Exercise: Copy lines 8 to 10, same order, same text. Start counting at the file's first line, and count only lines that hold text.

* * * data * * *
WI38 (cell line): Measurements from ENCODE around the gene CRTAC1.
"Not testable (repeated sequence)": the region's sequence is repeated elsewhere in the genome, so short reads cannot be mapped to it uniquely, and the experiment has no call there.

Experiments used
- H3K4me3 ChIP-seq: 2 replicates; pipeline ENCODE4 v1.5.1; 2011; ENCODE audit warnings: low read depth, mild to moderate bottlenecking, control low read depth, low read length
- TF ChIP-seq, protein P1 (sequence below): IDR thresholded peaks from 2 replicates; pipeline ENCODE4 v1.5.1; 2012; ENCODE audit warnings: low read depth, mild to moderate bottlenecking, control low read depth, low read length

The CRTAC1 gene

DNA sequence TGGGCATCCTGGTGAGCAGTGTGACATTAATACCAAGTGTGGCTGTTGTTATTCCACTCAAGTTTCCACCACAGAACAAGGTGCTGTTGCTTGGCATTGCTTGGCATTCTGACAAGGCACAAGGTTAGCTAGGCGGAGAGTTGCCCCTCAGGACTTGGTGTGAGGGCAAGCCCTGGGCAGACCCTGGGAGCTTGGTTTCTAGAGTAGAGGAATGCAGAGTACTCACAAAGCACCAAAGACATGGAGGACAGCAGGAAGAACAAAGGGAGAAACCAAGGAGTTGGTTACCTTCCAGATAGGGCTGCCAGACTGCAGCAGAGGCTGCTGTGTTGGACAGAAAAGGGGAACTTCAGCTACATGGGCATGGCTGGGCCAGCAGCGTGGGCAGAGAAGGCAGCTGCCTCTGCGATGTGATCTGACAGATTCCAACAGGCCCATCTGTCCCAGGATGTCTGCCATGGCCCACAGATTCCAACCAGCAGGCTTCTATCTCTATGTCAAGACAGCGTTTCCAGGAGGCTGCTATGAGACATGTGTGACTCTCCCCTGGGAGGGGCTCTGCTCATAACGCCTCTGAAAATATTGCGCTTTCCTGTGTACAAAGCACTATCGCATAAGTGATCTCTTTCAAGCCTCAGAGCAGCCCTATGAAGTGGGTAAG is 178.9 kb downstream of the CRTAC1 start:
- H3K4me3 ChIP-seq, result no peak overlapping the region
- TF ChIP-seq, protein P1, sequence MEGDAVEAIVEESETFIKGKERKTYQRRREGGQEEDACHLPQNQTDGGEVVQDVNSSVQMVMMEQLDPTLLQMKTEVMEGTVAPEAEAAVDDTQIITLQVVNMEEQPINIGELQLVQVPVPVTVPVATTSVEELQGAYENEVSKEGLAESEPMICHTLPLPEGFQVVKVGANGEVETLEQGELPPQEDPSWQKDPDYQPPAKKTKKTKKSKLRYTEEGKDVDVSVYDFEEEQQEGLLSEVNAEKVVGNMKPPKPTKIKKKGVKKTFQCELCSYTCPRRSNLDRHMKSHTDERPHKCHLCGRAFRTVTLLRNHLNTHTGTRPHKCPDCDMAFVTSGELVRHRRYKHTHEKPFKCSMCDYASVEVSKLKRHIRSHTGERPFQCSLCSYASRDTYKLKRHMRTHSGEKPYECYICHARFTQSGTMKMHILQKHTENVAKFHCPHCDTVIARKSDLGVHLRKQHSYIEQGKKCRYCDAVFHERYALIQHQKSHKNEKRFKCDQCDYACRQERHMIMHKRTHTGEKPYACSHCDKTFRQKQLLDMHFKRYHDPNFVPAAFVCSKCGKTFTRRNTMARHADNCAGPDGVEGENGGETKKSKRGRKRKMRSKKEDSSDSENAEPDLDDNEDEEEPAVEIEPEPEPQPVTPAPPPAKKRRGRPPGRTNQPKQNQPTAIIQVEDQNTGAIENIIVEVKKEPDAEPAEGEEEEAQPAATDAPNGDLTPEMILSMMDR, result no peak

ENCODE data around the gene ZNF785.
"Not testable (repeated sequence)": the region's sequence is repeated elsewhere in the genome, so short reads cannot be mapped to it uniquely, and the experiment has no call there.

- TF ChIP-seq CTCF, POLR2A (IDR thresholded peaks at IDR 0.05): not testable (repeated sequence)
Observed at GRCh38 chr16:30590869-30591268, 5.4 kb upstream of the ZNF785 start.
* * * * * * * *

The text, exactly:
- H3K4me3 ChIP-seq, result no peak overlapping the region
- TF ChIP-seq, protein P1, sequence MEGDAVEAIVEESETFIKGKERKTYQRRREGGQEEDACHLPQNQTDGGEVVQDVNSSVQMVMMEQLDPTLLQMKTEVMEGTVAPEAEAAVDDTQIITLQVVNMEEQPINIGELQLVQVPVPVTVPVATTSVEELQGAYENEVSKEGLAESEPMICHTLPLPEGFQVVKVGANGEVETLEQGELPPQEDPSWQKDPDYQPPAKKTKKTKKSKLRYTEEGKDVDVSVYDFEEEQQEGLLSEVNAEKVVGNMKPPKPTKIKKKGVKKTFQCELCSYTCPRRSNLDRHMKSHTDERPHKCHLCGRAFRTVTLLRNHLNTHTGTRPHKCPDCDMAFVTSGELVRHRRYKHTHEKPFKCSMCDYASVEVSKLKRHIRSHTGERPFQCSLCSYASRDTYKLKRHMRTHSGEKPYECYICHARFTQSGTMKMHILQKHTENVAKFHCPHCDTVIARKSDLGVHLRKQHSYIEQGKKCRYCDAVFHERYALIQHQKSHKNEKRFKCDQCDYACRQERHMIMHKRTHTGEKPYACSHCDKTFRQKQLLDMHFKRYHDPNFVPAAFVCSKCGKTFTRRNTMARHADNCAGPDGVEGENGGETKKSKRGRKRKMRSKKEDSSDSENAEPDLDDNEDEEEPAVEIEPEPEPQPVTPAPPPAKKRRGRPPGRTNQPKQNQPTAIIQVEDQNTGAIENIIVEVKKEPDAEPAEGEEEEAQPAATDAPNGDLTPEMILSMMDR, result no peak

ENCODE data around the gene ZNF785.